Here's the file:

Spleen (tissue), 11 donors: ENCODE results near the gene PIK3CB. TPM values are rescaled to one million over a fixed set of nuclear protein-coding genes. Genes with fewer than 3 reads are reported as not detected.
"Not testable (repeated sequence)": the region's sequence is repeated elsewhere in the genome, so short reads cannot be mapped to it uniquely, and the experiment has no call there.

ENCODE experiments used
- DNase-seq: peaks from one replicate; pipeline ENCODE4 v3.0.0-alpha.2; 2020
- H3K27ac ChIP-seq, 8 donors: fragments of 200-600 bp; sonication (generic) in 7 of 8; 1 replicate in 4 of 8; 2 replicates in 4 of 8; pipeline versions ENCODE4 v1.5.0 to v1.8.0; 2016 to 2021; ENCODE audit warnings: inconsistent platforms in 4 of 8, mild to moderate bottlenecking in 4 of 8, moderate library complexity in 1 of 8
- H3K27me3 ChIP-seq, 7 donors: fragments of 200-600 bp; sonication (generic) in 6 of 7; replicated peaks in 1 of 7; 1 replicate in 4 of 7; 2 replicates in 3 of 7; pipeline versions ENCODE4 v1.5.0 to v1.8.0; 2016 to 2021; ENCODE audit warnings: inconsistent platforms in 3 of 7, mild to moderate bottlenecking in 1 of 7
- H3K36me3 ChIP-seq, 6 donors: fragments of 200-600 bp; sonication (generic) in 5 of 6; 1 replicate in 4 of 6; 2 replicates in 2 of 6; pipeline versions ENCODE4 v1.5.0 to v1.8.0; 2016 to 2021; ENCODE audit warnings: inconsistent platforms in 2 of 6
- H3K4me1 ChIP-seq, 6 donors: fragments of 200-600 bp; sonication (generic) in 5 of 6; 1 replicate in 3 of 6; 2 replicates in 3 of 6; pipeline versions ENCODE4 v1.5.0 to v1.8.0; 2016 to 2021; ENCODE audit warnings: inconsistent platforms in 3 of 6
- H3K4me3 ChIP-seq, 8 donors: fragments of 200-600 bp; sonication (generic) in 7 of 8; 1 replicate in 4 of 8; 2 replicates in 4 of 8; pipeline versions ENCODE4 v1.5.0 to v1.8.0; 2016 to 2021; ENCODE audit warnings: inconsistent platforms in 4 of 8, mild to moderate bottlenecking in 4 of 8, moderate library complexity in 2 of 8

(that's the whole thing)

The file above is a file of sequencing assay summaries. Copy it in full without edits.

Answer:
Spleen (tissue), 11 donors: ENCODE results near the gene PIK3CB. TPM values are rescaled to one million over a fixed set of nuclear protein-coding genes. Genes with fewer than 3 reads are reported as not detected.
"Not testable (repeated sequence)": the region's sequence is repeated elsewhere in the genome, so short reads cannot be mapped to it uniquely, and the experiment has no call there.

ENCODE experiments used
- DNase-seq: peaks from one replicate; pipeline ENCODE4 v3.0.0-alpha.2; 2020
- H3K27ac ChIP-seq, 8 donors: fragments of 200-600 bp; sonication (generic) in 7 of 8; 1 replicate in 4 of 8; 2 replicates in 4 of 8; pipeline versions ENCODE4 v1.5.0 to v1.8.0; 2016 to 2021; ENCODE audit warnings: inconsistent platforms in 4 of 8, mild to moderate bottlenecking in 4 of 8, moderate library complexity in 1 of 8
- H3K27me3 ChIP-seq, 7 donors: fragments of 200-600 bp; sonication (generic) in 6 of 7; replicated peaks in 1 of 7; 1 replicate in 4 of 7; 2 replicates in 3 of 7; pipeline versions ENCODE4 v1.5.0 to v1.8.0; 2016 to 2021; ENCODE audit warnings: inconsistent platforms in 3 of 7, mild to moderate bottlenecking in 1 of 7
- H3K36me3 ChIP-seq, 6 donors: fragments of 200-600 bp; sonication (generic) in 5 of 6; 1 replicate in 4 of 6; 2 replicates in 2 of 6; pipeline versions ENCODE4 v1.5.0 to v1.8.0; 2016 to 2021; ENCODE audit warnings: inconsistent platforms in 2 of 6
- H3K4me1 ChIP-seq, 6 donors: fragments of 200-600 bp; sonication (generic) in 5 of 6; 1 replicate in 3 of 6; 2 replicates in 3 of 6; pipeline versions ENCODE4 v1.5.0 to v1.8.0; 2016 to 2021; ENCODE audit warnings: inconsistent platforms in 3 of 6
- H3K4me3 ChIP-seq, 8 donors: fragments of 200-600 bp; sonication (generic) in 7 of 8; 1 replicate in 4 of 8; 2 replicates in 4 of 8; pipeline versions ENCODE4 v1.5.0 to v1.8.0; 2016 to 2021; ENCODE audit warnings: inconsistent platforms in 4 of 8, mild to moderate bottlenecking in 4 of 8, moderate library complexity in 2 of 8